Early users of fertility treatment with hormones and IVF: Women who live in major cities and have private health insurance

Herbert, Danielle L., Lucke, Jayne C. and Dobson, Annette J. (2010) Early users of fertility treatment with hormones and IVF: Women who live in major cities and have private health insurance. Australian And New Zealand Journal of Public Health, 34 6: 629-634. doi:10.1111/j.1753-6405.2010.00625.x


Author Herbert, Danielle L.
Lucke, Jayne C.
Dobson, Annette J.
Title Early users of fertility treatment with hormones and IVF: Women who live in major cities and have private health insurance
Journal name Australian And New Zealand Journal of Public Health   Check publisher's open access policy
ISSN 1326-0200
1753-6405
Publication date 2010-12-01
Year available 2010
Sub-type Article (original research)
DOI 10.1111/j.1753-6405.2010.00625.x
Volume 34
Issue 6
Start page 629
End page 634
Total pages 6
Place of publication Carlton, Vic., Australia
Publisher Blackwell Publishing
Language eng
Formatted abstract
Objective:
To identify early users (women  aged <34 years) of fertility treatment with
hormones and in vitro fertilisation (IVF).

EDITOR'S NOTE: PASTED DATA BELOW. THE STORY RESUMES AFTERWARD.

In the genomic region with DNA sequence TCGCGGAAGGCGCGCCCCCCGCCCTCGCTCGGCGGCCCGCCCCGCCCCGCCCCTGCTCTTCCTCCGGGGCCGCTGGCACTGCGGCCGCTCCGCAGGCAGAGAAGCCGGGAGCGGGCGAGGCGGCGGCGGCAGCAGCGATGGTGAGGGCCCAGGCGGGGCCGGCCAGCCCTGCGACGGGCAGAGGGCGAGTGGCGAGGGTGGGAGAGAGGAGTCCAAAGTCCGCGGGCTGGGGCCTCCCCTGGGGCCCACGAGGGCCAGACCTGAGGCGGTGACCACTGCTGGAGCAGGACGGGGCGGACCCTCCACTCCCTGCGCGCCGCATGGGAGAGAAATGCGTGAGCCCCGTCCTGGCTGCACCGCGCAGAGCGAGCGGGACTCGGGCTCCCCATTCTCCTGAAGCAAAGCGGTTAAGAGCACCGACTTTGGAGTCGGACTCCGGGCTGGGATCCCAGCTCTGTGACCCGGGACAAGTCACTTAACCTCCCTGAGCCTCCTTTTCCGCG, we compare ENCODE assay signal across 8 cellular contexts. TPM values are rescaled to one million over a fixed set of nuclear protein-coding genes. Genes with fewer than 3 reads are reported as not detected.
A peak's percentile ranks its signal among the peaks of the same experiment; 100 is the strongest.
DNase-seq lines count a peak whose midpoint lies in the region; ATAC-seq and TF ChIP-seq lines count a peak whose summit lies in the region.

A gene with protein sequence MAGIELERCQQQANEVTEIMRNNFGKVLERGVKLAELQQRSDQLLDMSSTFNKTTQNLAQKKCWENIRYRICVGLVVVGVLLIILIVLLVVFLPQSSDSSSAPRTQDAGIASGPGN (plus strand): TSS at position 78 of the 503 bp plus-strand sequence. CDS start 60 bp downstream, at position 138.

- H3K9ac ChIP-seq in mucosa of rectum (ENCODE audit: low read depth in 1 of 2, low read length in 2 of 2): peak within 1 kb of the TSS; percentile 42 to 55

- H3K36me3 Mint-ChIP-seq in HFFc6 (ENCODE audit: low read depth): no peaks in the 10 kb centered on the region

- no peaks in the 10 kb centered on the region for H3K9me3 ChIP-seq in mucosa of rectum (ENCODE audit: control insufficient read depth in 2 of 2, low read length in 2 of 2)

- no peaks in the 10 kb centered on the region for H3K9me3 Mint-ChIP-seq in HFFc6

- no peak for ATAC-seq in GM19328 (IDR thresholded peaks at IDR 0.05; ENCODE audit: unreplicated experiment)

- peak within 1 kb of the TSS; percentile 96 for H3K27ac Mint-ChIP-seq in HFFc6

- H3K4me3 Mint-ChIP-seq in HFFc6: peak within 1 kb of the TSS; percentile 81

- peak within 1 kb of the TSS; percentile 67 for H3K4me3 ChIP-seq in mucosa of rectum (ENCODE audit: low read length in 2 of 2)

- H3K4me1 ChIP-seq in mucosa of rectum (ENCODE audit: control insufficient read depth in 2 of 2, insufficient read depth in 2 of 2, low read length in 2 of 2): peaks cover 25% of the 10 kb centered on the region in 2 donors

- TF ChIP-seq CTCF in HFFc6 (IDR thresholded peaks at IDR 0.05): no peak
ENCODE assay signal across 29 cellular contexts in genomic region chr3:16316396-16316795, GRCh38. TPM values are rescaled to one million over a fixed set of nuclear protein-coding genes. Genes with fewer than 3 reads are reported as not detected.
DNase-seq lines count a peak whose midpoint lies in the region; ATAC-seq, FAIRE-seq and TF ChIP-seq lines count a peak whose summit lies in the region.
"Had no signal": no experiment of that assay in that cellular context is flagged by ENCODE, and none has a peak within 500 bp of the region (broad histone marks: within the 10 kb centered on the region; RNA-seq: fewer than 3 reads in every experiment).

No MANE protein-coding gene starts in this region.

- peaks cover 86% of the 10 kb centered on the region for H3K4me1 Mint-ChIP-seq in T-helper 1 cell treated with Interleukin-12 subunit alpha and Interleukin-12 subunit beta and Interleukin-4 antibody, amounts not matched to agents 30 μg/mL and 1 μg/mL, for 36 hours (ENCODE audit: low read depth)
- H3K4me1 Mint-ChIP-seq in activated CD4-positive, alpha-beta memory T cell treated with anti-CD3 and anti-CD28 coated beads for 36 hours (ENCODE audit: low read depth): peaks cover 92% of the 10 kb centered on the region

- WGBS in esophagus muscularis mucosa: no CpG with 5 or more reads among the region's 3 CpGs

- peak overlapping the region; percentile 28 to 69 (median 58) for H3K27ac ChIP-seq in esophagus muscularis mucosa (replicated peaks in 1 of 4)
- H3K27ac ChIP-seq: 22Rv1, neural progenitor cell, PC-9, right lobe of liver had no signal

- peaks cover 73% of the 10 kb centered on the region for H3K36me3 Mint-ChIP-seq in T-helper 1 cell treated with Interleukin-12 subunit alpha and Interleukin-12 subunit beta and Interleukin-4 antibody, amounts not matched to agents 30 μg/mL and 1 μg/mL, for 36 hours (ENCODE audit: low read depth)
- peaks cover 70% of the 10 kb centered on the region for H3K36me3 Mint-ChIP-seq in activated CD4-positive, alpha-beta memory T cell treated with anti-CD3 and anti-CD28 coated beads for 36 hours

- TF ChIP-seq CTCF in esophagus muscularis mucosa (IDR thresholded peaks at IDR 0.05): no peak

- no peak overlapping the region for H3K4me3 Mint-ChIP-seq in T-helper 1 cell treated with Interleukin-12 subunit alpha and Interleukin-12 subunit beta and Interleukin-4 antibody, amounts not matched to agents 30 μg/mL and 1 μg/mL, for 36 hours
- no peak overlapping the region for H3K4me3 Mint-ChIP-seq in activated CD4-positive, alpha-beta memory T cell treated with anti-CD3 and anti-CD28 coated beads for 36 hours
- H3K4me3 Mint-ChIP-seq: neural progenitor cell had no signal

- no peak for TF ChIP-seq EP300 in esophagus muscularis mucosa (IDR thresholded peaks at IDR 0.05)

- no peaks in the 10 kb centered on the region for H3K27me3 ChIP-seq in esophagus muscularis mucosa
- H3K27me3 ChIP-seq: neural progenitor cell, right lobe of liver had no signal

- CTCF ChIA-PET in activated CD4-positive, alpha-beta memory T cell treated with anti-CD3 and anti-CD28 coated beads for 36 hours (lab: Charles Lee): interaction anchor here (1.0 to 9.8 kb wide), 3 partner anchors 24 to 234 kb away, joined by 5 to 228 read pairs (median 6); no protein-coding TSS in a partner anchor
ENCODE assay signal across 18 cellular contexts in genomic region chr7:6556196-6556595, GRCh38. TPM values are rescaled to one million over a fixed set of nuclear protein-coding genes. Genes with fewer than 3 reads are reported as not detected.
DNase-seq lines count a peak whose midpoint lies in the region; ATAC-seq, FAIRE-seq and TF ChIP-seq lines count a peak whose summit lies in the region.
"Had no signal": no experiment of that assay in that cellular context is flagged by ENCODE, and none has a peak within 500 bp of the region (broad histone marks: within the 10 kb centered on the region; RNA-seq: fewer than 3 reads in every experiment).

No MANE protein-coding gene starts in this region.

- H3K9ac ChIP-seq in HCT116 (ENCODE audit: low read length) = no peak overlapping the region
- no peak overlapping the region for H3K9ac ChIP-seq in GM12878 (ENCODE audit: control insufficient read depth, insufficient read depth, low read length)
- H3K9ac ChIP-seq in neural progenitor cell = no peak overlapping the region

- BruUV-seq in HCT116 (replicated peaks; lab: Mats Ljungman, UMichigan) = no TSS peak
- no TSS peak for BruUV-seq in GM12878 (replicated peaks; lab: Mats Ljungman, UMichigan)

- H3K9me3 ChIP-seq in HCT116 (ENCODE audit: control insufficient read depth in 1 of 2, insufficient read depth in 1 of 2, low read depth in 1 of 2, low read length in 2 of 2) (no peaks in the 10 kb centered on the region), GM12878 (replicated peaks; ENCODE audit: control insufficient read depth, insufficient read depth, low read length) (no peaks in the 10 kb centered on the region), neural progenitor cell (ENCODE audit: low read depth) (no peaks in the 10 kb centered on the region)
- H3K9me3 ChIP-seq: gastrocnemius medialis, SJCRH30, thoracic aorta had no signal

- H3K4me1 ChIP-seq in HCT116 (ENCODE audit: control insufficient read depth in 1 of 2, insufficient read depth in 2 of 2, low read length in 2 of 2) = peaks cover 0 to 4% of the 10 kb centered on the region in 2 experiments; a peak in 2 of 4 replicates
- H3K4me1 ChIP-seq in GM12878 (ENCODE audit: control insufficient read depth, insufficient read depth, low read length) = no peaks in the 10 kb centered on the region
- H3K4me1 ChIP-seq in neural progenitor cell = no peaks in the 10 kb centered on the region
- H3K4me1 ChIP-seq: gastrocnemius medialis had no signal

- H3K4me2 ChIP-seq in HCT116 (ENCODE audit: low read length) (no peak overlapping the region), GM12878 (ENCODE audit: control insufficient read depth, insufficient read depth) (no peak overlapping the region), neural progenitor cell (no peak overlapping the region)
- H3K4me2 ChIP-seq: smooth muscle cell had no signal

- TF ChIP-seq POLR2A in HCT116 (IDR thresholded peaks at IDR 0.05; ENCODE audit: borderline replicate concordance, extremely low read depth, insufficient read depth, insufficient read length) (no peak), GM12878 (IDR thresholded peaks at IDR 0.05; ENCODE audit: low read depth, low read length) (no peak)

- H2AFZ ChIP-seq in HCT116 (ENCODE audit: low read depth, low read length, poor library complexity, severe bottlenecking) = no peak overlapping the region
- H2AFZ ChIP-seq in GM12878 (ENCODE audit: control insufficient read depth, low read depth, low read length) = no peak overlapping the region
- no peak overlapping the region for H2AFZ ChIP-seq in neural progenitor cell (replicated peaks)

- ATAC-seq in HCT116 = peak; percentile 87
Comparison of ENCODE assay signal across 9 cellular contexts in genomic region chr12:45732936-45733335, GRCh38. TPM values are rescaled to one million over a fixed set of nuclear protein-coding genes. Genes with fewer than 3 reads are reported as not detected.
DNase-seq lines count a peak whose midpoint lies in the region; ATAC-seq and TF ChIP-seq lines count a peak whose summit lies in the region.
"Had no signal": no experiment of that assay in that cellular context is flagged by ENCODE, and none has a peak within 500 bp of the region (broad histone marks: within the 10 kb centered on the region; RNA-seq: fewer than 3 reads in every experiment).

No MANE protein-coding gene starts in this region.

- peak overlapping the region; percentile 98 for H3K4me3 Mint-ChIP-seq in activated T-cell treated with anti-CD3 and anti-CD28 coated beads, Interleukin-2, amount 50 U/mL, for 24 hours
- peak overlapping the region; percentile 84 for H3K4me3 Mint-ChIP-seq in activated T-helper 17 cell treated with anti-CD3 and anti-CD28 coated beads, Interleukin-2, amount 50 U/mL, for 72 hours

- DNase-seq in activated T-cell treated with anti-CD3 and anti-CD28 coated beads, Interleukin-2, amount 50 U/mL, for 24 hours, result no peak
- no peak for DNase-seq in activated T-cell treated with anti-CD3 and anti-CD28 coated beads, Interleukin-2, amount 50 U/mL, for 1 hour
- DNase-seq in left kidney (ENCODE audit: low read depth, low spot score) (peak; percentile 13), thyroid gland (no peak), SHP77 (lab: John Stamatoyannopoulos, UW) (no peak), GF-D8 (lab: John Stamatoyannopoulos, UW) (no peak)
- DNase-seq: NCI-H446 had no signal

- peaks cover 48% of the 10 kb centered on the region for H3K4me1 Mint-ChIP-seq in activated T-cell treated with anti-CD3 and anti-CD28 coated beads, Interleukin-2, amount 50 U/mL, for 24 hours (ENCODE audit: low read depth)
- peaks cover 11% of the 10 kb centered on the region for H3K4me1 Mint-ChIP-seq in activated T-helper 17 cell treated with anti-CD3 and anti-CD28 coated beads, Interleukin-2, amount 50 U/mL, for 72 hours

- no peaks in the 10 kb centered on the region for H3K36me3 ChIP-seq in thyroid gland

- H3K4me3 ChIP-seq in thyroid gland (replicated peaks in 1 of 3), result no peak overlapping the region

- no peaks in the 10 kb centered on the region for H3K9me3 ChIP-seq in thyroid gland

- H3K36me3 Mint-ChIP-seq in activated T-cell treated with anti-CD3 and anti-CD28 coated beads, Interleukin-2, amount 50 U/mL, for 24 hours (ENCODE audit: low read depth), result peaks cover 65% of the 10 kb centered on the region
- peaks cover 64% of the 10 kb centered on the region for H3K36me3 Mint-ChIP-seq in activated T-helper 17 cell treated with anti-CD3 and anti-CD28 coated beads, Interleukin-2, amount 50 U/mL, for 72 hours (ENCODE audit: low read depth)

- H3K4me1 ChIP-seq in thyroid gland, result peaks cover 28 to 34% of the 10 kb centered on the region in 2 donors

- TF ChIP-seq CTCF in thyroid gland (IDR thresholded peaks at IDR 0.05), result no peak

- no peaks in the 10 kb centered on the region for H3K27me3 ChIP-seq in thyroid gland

Methods:

A cross-sectional survey of infertile women from fertility clinics (n=59)
and from the community (Australian Longitudinal Study on Women’s Health
participants) who had (n=121) or had not (n=110) used hormones/IVF as treatment for infertility. Associations between socio-demographic, reproductive and
lifestyle factors, medical conditions and recurrent symptoms and using treatment (or not) were analysed using multivariable logistic regression.

Results:

Among infertile women who had used treatment (community vs clinic), women from clinics had lower odds of living outside major cities, using hormones only, i.e., not IVF, or recurrent headaches/ migraines, severe tiredness, or stiff/painful joints; and higher odds of recent diagnoses of urinary tract infection or anxiety disorder. Compared to infertile women who had not used treatment, women from clinics had lower odds of living outside major cities, recurrent allergies or severe tiredness; and higher odds of having private health insurance for hospital or ancillary services, recent diagnosis of polycystic ovary syndrome or recurrent constipation.

Conclusions:

Compared to infertile women in the community, living in major
cities and having private health insurance are associated with early use of treatment
for infertility at specialist clinics by women aged <34 years.

Implications:

These results provided evidence of inequity of services for infertile women.


Keyword Infertility
Treatment
Access
Insurance
Equity
Q-Index Code C1
Q-Index Status Confirmed Code
Institutional Status UQ

Document type: Journal Article
Sub-type: Article (original research)
Collections: Official 2011 Collection
School of Public Health Publications
 
Versions
Version Filter Type
Citation counts: TR Web of Science Citation Count  Cited 2 times in Thomson Reuters Web of Science Article | Citations
Scopus Citation Count Cited 2 times in Scopus Article | Citations
Google Scholar Search Google Scholar
Created: Fri, 10 Dec 2010, 18:53:55 EST by Dr Danielle Herbert on behalf of School of Public Health